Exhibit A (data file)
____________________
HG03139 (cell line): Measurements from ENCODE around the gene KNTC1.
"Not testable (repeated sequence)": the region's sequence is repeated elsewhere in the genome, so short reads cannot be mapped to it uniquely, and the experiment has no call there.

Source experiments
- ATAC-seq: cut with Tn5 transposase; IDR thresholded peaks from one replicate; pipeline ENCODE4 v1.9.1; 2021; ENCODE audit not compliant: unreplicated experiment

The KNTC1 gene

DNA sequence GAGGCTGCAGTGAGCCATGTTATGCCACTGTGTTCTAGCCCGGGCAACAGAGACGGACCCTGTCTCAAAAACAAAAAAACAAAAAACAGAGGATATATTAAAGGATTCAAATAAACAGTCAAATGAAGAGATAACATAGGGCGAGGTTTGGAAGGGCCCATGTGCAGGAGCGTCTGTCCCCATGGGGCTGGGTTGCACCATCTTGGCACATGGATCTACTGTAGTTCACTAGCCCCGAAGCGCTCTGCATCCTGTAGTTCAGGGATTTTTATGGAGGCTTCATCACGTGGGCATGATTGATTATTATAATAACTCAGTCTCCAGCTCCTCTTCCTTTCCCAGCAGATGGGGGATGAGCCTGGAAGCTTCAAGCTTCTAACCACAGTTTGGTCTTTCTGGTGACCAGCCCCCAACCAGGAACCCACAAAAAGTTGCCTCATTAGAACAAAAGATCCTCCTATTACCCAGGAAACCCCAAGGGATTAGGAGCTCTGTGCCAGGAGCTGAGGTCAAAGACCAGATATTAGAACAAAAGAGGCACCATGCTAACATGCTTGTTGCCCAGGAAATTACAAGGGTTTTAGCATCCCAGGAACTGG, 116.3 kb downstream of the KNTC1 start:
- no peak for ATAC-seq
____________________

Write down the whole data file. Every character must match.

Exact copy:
HG03139 (cell line): Measurements from ENCODE around the gene KNTC1.
"Not testable (repeated sequence)": the region's sequence is repeated elsewhere in the genome, so short reads cannot be mapped to it uniquely, and the experiment has no call there.

Source experiments
- ATAC-seq: cut with Tn5 transposase; IDR thresholded peaks from one replicate; pipeline ENCODE4 v1.9.1; 2021; ENCODE audit not compliant: unreplicated experiment

The KNTC1 gene

DNA sequence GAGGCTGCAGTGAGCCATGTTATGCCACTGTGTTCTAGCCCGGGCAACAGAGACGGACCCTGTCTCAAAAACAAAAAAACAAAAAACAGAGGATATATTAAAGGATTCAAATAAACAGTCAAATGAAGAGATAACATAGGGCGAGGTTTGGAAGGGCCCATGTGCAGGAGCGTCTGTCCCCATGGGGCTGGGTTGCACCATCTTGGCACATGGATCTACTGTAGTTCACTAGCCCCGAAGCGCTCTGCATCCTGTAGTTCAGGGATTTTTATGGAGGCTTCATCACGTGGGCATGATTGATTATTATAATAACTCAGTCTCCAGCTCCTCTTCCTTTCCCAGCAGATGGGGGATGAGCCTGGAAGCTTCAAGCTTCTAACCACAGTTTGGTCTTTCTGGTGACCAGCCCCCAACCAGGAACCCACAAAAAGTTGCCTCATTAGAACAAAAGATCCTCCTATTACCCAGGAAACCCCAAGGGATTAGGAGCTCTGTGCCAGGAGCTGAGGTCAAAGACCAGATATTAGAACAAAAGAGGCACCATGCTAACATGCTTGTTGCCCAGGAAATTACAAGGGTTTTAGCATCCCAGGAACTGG, 116.3 kb downstream of the KNTC1 start:
- no peak for ATAC-seq